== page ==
Native American in the Land of the Shogun: Ranald MacDonald and the Opening of Japan.
In 1848, five years before Commodore Matthew Perry sailed into Edo harbour, twenty-four year old Ranald MacDonald, a half-Chinook, half-Scot adventurer purposely disembarked from the whaling ship he was working on and set sail for the islands of Japan. That MacDonald entered Japan of his own volition, at a time when the nation's sakoku (closed country) policies placed severe restrictions on people entering of leaving the country is what makes MacDonald's exploit so fascinating and is what inspired Frederik L. Schodt to research and write this book.
Early in the seventeenth century the Japanese "closed" their country to outsiders, and Japanese citizens were forbidden, on pain of death, from leaving Japan. Only a few Chinese, Korean, and Dutch were permitted to trade with Japan and restrictions were placed on where they could live and conduct business. During the late eighteenth and early nineteenth centuries a number of Western whalers shipwrecked onto the shores of Japan, and there were diplomatic efforts, particularly by the British, Russians, and Americans to open Japan to outsiders. It was into this setting that Ranald MacDonald deliberately marooned himself on the shores of Japan for the sheer adventure of it.
While the title gives the impression that the work is about a Native American in the land of the shogun, very little of the book is actually focused on what Ranald MacDonald did while in Japan. Instead Schodt recreates the social and cultural milieus that surrounded MacDonald at various stages of his life. Schodt wants to recreate the world that surrounded MacDonald in an attempt to understand why MacDonald did what he did. By the end of the book, however, the reader is still left scratching his head as to why MacDonald went on this adventure.
MacDonald was the son of Archibald MacDonald, a powerful Hudson Bay Company chief factor, and the daughter of Oregonian Chinook Chief Comcomly. The first third of the book focuses on the social and cultural milieu of the Hudson Bay Company, encompassing an area from St. Thomas, Canada to the Pacific Northwest. Schodt's examination of race relations is particularly good and informative. Several chapters focus on whaling, and throughout the book he recounts tales of shipwrecked Americans who landed in Japan and shipwrecked Japanese who landed in America. Many of these tales provide excellent insight into early US-Japan relations and the events leading up to Perry.
The last part of the book deals with Ranald MacDonald's efforts to get his autobiography published and how lawyer friend Malcolm McLeod really did him a disservice by changing so much of MacDonald's story.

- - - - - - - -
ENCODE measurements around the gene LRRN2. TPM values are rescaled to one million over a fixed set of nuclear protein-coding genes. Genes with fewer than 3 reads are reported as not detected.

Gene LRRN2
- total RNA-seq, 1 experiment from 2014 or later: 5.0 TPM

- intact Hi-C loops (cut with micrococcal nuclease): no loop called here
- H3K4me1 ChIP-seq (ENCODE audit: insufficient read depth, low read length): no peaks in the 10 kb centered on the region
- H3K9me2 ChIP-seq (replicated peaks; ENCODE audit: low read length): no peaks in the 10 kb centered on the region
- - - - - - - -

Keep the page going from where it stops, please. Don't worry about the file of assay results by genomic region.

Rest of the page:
In an effort to recreate MacDonald's world, Schodt often drifts off into long tangents on people and places that are historically insignificant, particularly when discussing MacDonald's life in Oregon and Canada. Minor historical figures and issues are often described in incredible depth, while major figures and issues are glossed over. Schodt spends three pages describing Lawrence Ermatinger, another "mixed-blood" whose life went down the wrong path. Though Lawrence serves as an example of what might have happened to Macdonald, he is historically insignificant. On the other hand, John Manjiro, a shipwrecked Japanese sailor who spent several years in America, learned English, and returned to Japan, where he served as a translator during some of the first American-Japanese negotiations, is glossed over in about a page.
Schodt is not a professional historian, he is a professional Japanese-English interpreter. Though he traveled the world to research the book, I was surprised how much he focused on MacDonald's life in the English-speaking world and how little on his life in Japan. The work has a very colloquial tone, and Schodt puts himself into the story throughout as he recounts what the Friends of MacDonald society, a group of people united in their interest of MacDonald, have done in various places throughout the world to honor their hero. Re-organizing some of the material would strengthen the narrative. The key issue to understanding why MacDonald's adventure is so incredible is the fact that he entered Japan when the Japanese government was practicing sakoku. Throughout the work, Schodt declares that sakoku was a "cruel policy," yet the policy and the reasons for it are not explained until page 262. Sakoku should be discussed much earlier and in far more depth.
Schodt wrote this book in an effort to bring attention to Ranald MacDonald and his adventure. This he has done. For those readers solely interested in Japanese history, the book is wanting. For those interested in Native American, Pacific Northwest, and Canadian history, however, the book is rich in information. It also adds a new and valuable window onto early nineteenth-century relations between Japan and North America.
Jeffrey A. Dym
California State University, Sacramento
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|Author:||Dym, Jeffrey A.|
|Publication:||Canadian Journal of History|
|Article Type:||Book Review|
|Date:||Aug 1, 2004|
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